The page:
Scientific Disciplinary Sector (SSD)
M-STO/04 - CONTEMPORARY HISTORY
Language of instruction
CuCi IIA, CuCi IIB
Analysis and understanding of complex historical processes over time (including the analysis of shorter historical times in a long-term perspective) and in space (by linking the national history with the European and international ones), capturing the complexity and articulation of historical events, while being able to identify the most significant causal nodes.
Atlantic Crossing: exchanges and transfers of knowledge between Europe and United States in the twentieth century
The course aims to provide an in-depth knowledge of the European history of the period 1900-1980 and of the history of political, diplomatic and cultural relations between Europe and the United States in those years. There are three crucial steps to understand the evolution of these relationships in the first half of the twentieth century: The Great War and the Thirties which saw the rise of two American presidents destined to play a central role on the world political scene namely Woodrow Wilson and Franklin D. Roosevelt and the phase that began after 1945 with the reconstruction of Europe and the beginning of the Cold War.
Particular attention will be devoted to the period between the two World Wars and to the birth and evolution of totalitarian regimes presented from a comparative and transnational perspective, covering political, cultural and intellectual history.
The central part of the course will be devoted to the analysis of the fundamental characteristics of totalitarian regimes, to the cultural and diplomatic relations with the American world, to the history of fascism from a transnational perspective, to the phenomenon of intellectual and political exile, and to the circulation of ideas between Europe and the United States in the interwar years. The last part of the course will focus on the evolution of political and diplomatic relations between Europe and United States after 1945, on the birth of a new world order and the beginning of the Cold War, and on economic development in the so-called Golden Age years of world capitalism.
By the end of the course the student must attain a high level of knowledge on: a) the periodization of the historical phases considered, b) the events that characterize the historical period considered, c) the different historical processes that totalitarianisms have generated, d) the historiographic interpretations related to these processes.
From the Great War to totalitarianism
1. The Great War and United States.
3. The post-war period and the crisis of liberal regimes in Europe.
4. Italian fascism: origins and transformations.
5. The Weimar Republic and the birth of Nazism.
6. The crisis of 1929.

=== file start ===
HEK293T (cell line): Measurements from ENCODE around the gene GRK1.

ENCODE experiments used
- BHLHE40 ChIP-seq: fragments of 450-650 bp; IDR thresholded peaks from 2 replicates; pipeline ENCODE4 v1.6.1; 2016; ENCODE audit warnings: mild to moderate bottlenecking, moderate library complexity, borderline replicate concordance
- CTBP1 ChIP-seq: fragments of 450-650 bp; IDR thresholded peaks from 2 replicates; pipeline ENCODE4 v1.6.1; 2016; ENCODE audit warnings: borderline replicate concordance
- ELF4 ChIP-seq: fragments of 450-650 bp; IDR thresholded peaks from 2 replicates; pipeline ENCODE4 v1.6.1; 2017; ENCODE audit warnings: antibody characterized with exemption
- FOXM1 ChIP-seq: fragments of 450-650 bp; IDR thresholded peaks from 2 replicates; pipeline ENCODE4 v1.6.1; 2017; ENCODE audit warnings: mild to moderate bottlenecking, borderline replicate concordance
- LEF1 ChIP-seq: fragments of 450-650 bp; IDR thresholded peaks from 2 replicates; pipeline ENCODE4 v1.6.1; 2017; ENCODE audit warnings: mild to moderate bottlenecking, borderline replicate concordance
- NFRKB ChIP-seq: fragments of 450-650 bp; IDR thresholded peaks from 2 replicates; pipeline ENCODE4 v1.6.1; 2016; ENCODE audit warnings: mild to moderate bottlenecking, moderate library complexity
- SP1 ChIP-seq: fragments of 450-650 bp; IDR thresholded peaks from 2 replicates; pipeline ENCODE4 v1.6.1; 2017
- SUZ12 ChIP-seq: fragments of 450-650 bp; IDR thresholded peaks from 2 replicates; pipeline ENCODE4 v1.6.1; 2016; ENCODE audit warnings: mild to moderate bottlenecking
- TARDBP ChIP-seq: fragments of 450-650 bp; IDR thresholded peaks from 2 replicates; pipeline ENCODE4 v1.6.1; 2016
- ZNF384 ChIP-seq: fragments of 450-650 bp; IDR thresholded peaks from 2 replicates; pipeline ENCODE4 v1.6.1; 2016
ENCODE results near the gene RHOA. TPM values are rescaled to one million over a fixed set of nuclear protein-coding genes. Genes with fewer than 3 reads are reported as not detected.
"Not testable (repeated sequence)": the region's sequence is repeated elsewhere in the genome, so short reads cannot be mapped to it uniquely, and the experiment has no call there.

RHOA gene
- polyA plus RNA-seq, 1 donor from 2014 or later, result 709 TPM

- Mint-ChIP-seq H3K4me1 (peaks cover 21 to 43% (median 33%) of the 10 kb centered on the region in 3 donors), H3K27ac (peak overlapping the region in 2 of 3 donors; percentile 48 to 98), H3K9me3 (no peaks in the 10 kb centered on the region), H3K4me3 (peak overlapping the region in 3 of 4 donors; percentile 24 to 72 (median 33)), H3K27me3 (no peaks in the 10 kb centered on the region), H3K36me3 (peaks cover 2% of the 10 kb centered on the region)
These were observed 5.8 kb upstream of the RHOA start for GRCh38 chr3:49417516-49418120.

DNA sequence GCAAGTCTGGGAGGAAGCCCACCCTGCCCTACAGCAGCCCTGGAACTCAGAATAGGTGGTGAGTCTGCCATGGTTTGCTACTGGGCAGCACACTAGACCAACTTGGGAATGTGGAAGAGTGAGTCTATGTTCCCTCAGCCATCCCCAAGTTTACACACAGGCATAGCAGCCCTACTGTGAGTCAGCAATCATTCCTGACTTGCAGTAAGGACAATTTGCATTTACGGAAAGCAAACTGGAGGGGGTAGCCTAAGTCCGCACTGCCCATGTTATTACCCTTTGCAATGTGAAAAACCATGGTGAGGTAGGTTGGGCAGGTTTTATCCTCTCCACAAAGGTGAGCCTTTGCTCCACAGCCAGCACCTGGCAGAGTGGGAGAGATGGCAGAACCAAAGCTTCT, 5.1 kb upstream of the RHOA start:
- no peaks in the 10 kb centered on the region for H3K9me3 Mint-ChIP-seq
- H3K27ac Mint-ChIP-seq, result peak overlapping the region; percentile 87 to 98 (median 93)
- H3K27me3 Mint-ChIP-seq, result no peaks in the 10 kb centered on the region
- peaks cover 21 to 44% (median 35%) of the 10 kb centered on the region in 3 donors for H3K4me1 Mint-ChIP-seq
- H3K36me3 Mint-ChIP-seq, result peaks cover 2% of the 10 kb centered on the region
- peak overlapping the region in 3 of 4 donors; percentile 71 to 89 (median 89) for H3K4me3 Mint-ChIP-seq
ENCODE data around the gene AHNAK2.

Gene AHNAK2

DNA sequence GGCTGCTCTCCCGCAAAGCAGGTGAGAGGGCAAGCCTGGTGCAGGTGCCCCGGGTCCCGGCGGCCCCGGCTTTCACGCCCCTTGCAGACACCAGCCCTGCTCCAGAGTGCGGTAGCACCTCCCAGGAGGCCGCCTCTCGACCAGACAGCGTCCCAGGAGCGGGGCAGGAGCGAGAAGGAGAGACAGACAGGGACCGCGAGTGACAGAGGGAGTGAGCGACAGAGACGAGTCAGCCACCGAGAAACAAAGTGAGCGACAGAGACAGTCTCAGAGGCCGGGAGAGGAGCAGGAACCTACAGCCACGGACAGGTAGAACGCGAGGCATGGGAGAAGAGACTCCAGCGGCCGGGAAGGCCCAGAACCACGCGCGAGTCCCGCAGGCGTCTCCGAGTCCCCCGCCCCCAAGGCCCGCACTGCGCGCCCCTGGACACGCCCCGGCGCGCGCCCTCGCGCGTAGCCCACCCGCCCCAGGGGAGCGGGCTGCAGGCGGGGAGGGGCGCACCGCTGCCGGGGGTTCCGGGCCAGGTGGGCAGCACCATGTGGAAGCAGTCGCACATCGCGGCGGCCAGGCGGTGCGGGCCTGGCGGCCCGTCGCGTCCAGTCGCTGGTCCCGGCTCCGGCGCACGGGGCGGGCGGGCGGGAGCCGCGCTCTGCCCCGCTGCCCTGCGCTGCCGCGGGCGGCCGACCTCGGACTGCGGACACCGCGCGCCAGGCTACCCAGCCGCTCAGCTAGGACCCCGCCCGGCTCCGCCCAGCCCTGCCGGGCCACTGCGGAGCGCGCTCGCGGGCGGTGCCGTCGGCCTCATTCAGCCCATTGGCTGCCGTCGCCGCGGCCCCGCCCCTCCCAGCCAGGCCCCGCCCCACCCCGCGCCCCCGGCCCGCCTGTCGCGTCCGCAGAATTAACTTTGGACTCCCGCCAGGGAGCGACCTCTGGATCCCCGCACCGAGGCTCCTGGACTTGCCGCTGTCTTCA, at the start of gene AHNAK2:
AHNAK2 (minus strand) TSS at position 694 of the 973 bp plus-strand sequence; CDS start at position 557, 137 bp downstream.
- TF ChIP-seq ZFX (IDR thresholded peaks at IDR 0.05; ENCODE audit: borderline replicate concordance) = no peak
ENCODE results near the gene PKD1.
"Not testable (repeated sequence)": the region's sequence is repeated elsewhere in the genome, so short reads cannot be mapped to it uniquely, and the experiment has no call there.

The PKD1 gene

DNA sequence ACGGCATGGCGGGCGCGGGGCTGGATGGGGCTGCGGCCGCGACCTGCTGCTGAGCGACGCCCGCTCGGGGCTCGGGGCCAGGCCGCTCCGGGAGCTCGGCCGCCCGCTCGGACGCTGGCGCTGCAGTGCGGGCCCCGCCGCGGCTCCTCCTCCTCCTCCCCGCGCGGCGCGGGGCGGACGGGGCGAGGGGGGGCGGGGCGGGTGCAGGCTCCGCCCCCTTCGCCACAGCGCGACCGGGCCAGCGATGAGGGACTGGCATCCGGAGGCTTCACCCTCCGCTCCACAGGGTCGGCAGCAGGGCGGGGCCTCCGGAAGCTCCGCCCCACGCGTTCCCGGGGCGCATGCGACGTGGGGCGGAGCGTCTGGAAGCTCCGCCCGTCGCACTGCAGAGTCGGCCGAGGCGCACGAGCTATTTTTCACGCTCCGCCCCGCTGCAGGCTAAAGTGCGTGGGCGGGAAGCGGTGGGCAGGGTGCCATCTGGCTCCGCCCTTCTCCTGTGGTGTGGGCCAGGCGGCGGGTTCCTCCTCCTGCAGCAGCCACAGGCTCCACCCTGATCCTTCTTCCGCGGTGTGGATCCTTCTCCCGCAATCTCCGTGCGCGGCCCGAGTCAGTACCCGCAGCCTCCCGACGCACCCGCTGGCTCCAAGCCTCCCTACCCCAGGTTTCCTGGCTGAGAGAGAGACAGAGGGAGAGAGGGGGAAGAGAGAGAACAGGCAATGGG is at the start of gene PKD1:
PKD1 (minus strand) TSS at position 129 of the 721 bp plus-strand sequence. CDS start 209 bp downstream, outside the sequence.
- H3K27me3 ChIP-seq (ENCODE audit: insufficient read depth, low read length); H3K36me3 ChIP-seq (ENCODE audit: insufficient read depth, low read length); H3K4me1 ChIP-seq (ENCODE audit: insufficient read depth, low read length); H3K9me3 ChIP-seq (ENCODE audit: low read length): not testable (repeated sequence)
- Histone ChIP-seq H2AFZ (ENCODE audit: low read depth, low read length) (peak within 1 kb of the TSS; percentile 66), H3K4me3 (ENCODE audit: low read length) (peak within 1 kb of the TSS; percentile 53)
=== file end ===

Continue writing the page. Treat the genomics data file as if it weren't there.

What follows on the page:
1. The New Deal: a global perspective.
2. The crisis of Europe in the interwar years.
3. The United States and the "parallel diplomacy" of fascism.
4. Exchanges and circulations of ideas between Europe and the United States.
5. The experience of exile.
6. United States and World War II.
1. The crisis of diplomatic balance and the birth of a new world order.
2. The reconstruction of Europe.
3. The origins of the Cold War.
4. The Sixties and the cultural exchanges between Europe and the United States.
5. The Americanization of Europe.
6. The 70s-80s: protest movements and crisis of the liberal state.
1. One book chosen from the following:
S. Colarizi, Novecento d’Europa. L’illusione, l’odio, la speranza, l’incertezza, Laterza, 2015 (con esclusione del paragrafo 12).
K. Patel, Il New Deal. Una storia globale, Einaudi, 2018.
V. De Grazia, L’impero irresistibile. La società dei consumi americana alla conquista del mondo, Einaudi, 2006.
B. Steil, Il Piano Marshall. Alle origini della guerra fredda, Donzelli, 2018.
O. Wieviorka, Storia della resistenza nell’Europa occidentale 1940-1945, Einaudi, 2018.
2. Two books chosen from the following:
A. Testi, Il secolo degli Stati Uniti, Il Mulino, 2017.
M. Canali, La scoperta dell’Italia. Il fascismo raccontato dai corrispondenti americani, Marsilio, 2017.
J.W. Muller, L’enigma democrazia. Le idee politiche nell’Europa del Novecento, Einaudi, 2012 (e successive edizioni).
S. Cortesini, One day we must meet. Le sfide dell’arte e dell’architettura italiane in America (1933-1941), Johan & Levi Editore, 2018.
G. Borgognone, Tecnocrati del progresso. Il pensiero americano del Novecento tra capitalismo, liberalismo e democrazia, Utet, 2015.
Non-attending students must add to the above bibliography the volume:
D.W. Ellwood, Una sfida per la modernità. Europa e America nel lungo novecento, Carocci, 2012 (con esclusione del cap. 10).
Lectures, guided tour to museums and archives, projections of movies and documentaries, lessons with external guests, seminars.
The partecipants can prepare brief paper to present in class.
1. The assessment is based on an oral exam.
2. Students must demonstrate their capacity in using historical concepts and the appropriate language. They must also demonstrate their ability to make connection between different historical processes, both national and international.
3. Questions will be based on the most important topics discussed during the lessons and suggested in the literature.
4. Assessment method: a final mark from 18 to 30/30.